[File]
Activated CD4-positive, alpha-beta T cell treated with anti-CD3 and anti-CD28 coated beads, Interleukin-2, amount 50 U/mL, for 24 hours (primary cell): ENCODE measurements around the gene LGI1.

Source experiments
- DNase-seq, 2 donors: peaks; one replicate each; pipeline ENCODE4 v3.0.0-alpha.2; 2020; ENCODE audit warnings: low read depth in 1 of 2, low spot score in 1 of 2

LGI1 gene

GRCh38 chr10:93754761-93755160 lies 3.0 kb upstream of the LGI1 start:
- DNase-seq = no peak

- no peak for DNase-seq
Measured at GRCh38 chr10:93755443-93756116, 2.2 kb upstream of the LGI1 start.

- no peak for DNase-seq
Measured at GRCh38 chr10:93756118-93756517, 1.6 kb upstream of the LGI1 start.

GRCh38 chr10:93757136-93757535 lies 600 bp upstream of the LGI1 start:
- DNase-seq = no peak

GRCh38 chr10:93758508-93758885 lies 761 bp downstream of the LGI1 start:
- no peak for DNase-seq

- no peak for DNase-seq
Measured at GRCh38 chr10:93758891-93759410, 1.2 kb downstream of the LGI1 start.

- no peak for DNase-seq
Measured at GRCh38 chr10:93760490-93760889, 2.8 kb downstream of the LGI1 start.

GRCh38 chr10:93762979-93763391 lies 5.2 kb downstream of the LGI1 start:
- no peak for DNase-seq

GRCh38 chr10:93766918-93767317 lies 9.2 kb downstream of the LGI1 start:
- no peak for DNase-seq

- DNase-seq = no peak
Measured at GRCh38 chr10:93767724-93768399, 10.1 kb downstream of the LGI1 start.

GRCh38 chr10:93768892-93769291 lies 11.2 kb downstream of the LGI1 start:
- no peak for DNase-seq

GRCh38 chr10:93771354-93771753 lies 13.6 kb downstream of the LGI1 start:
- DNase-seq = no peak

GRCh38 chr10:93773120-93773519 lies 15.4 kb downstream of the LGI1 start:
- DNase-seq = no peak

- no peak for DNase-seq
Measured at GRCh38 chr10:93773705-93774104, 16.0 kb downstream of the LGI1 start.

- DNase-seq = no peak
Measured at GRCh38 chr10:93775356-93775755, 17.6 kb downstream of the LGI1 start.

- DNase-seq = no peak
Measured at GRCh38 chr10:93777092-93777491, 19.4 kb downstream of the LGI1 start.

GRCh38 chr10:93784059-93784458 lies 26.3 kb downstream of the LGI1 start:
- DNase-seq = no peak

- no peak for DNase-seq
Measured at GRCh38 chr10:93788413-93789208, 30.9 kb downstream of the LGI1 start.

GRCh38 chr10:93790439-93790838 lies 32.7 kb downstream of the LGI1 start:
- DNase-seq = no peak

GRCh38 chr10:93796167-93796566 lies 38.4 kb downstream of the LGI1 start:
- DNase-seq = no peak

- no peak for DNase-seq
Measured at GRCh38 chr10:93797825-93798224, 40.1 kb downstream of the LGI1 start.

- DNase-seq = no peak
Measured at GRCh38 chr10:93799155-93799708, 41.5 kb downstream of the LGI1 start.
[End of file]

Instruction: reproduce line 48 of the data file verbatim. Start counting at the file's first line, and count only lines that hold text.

Measured at GRCh38 chr10:93799155-93799708, 41.5 kb downstream of the LGI1 start.